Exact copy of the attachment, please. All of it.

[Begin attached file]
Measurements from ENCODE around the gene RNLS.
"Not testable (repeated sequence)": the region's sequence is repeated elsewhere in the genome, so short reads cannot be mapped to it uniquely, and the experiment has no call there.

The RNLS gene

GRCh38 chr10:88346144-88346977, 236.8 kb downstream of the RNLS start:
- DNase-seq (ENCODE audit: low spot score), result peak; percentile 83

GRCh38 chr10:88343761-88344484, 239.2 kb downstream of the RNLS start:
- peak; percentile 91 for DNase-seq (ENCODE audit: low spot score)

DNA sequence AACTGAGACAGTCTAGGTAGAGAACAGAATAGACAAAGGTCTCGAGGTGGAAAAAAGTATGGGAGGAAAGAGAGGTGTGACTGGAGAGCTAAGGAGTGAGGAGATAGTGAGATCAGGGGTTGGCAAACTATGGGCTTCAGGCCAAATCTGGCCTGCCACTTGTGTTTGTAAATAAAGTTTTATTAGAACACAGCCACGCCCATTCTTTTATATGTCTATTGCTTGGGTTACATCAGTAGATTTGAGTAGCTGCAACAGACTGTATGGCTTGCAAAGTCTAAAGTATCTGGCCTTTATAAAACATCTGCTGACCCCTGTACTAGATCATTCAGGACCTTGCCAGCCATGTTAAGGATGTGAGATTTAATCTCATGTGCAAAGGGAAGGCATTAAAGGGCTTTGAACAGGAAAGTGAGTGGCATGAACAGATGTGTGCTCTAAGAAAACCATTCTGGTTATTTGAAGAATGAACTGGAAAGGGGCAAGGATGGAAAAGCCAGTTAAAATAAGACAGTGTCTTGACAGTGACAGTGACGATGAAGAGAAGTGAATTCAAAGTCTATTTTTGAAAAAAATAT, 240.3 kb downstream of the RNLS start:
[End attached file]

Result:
Measurements from ENCODE around the gene RNLS.
"Not testable (repeated sequence)": the region's sequence is repeated elsewhere in the genome, so short reads cannot be mapped to it uniquely, and the experiment has no call there.

The RNLS gene

GRCh38 chr10:88346144-88346977, 236.8 kb downstream of the RNLS start:
- DNase-seq (ENCODE audit: low spot score), result peak; percentile 83

GRCh38 chr10:88343761-88344484, 239.2 kb downstream of the RNLS start:
- peak; percentile 91 for DNase-seq (ENCODE audit: low spot score)

DNA sequence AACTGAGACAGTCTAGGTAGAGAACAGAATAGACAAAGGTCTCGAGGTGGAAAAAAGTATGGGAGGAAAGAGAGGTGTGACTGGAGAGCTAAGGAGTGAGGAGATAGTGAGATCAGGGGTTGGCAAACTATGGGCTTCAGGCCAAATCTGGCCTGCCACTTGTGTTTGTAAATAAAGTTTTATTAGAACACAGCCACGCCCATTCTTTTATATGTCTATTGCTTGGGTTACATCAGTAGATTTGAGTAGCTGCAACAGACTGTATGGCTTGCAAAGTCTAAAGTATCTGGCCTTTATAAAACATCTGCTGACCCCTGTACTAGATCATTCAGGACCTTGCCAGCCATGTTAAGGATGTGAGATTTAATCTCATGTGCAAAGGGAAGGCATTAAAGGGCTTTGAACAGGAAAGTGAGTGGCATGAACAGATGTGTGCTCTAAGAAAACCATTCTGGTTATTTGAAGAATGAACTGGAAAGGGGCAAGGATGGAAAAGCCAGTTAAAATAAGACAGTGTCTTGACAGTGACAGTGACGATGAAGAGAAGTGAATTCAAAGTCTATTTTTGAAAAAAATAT, 240.3 kb downstream of the RNLS start: